This one seems best:
*/

CREATE INDEX IX_WebsiteUrl_Location_Includes 
  ON dbo.Users(WebsiteUrl, Location) 
  INCLUDE (DisplayName); /* The fields from our SELECT */

/* For testing purposes, we'll also create the opposite index: */
CREATE INDEX IX_Location_WebsiteUrl_Includes 
  ON dbo.Users(Location, WebsiteUrl) 
  INCLUDE (DisplayName); /* The fields from our SELECT */
GO



/* Now take your original query, and run it with hints to test which index
gives you the lowest logical reads: */

SET STATISTICS IO ON;
GO
SELECT DisplayName, Id
  FROM dbo.Users WITH (INDEX = 1) /* The original clustered index */
  WHERE WebsiteUrl = 'http://127.0.0.1'
    AND Location = 'United States';

SELECT DisplayName, Id
  FROM dbo.Users WITH (INDEX = IX_WebsiteUrl_Location_Includes)
  WHERE WebsiteUrl = 'http://127.0.0.1'
    AND Location = 'United States';

SELECT DisplayName, Id
  FROM dbo.Users WITH (INDEX = IX_Location_WebsiteUrl_Includes)
  WHERE WebsiteUrl = 'http://127.0.0.1'
    AND Location = 'United States';
GO


/* It's a dead heat! They're both good for these parameters.

Drop the index that we decide not to use, and then keep going. Remember, as you
work through the exercises, I want you to aim for 5 or less indexes per table,
with around 5 or less fields per index.

Alright, you're up next. */






/* ****************************************************************************
NEXT EXERCISE: design the right index to find the nicest people:
*/
SELECT DisplayName, Location, UpVotes, Id
  FROM dbo.Users
  WHERE DownVotes = 0
    AND UpVotes > 100;
GO






/* ****************************************************************************
NEXT EXERCISE: find German people with a high reputation:
*/
SELECT DisplayName, Location, Reputation, Id
  FROM dbo.Users
  WHERE Location LIKE '%Germany%'
    AND Reputation > 100000;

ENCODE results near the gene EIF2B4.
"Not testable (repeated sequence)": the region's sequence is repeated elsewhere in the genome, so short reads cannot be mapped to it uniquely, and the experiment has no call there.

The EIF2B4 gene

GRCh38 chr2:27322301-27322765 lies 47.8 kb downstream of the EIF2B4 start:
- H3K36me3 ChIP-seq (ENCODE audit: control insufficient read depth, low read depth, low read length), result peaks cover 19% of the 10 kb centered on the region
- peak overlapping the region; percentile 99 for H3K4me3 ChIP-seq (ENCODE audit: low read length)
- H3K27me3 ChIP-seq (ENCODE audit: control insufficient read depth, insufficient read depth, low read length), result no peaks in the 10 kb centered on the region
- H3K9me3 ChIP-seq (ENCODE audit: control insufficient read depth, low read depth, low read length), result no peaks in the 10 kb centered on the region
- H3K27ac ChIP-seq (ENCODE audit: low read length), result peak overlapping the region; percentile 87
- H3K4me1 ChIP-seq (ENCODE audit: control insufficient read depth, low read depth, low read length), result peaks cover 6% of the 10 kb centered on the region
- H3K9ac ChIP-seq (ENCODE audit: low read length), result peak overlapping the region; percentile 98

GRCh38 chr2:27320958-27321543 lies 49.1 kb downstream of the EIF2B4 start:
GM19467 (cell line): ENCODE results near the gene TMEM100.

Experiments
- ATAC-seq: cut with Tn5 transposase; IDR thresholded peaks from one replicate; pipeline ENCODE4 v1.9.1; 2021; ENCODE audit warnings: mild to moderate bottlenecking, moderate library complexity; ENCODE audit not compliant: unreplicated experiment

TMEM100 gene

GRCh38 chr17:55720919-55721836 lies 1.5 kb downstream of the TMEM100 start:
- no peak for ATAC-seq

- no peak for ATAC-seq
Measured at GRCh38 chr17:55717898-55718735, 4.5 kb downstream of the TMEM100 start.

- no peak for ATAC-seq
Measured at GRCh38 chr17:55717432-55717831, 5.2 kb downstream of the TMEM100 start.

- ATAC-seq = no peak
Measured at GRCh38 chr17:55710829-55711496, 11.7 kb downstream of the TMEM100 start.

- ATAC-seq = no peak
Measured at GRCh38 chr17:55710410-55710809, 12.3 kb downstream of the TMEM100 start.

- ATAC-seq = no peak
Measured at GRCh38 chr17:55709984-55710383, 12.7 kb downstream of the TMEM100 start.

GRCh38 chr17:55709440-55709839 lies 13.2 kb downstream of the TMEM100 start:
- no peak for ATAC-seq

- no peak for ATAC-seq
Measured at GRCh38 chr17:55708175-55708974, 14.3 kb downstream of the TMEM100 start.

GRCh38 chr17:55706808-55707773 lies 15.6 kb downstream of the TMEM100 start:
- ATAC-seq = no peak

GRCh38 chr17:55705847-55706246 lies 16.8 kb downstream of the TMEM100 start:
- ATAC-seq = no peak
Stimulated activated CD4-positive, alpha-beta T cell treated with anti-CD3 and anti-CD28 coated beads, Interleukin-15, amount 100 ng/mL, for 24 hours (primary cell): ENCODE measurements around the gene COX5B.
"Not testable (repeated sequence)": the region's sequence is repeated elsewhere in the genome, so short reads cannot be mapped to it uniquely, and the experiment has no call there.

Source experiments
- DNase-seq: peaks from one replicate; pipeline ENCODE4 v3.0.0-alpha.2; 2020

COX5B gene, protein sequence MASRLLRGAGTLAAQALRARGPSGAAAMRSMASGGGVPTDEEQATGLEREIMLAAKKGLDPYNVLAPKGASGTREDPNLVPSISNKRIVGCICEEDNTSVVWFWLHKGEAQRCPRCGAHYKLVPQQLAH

GO



/* ****************************************************************************
LET'S MIX THINGS UP: You've created a few indexes so far. Pick one of them,
and write 3 queries:

* One that will scan the index (and only that index, not touching any others)
* Write a query that will do an index seek (but again, not touching any others)
* Write a query that will use that index, but then get a residual predicate
  (Reminder: that's a query that uses the index to do a seek, but then has to
  do an additional filter, like maybe going over to the clustered index to do a
  key lookup, and do additional filtering there)
*/




/* ****************************************************************************
NEXT UP: find people who match an unusual filter:
*/
SELECT DisplayName, Location, Reputation, Id
  FROM dbo.Users
  WHERE Location = 'Moscow, Russia'
     OR DisplayName LIKE 'Dmitry%';
GO






/* ****************************************************************************
NEXT QUESTION: design the right index to find all of the people who created an
account, but then never accessed the system again:
*/
SELECT CreationDate, LastAccessDate, DisplayName, Id
  FROM dbo.Users
  WHERE CreationDate = LastAccessDate;
GO





/* ****************************************************************************
TRICKY BONUS QUESTION: design the right index for this.
*/

SELECT CreationDate, DisplayName, Location
  FROM dbo.Users
  WHERE CreationDate >= '2009-01-01'
    AND CreationDate < '2009-01-02'
    AND Reputation = 1;
GO
/* 
It has two fields in the WHERE clause. Figure out which one should go first
using the same methods we've been using so far, but after you have both indexes
in place, test them.

Which part of the where clause is more selective?
Which index has less logical reads?

Here's the tricky part: why?
*/




/*
License: Creative Commons Attribution-ShareAlike 3.0 Unported (CC BY-SA 3.0)
More info: https://creativecommons.org/licenses/by-sa/3.0/

You are free to:
* Share - copy and redistribute the material in any medium or format
* Adapt - remix, transform, and build upon the material for any purpose, even 
  commercially

Under the following terms:
* Attribution - You must give appropriate credit, provide a link to the license,
  and indicate if changes were made.
* ShareAlike - If you remix, transform, or build upon the material, you must
  distribute your contributions under the same license as the original.
*/

Think you’ve solved it? Check your answers against mine. (41m)

Invalid Vimeo Video Id: 377118099

Tomorrow, we’ll dig into indexing for ORDER BY, then Wednesday we’ll cover joins, and then Thursday we’ll finish up by analyzing Clippy’s index recommendations.

If you enjoy this class, you’re gonna love my Mastering Index Tuning pre-con at SQLBits and SQL Saturday Iceland. If you can’t join me in person there, I’m running a sale on my Live Class Season Pass this month: just $995 while these blog posts are up. See you in class!

This week's sponsor: don't knock it til you try it. free database performance monitoring tool, Spotlight Cloud.


 

Agree? Disagree? Leave a comment.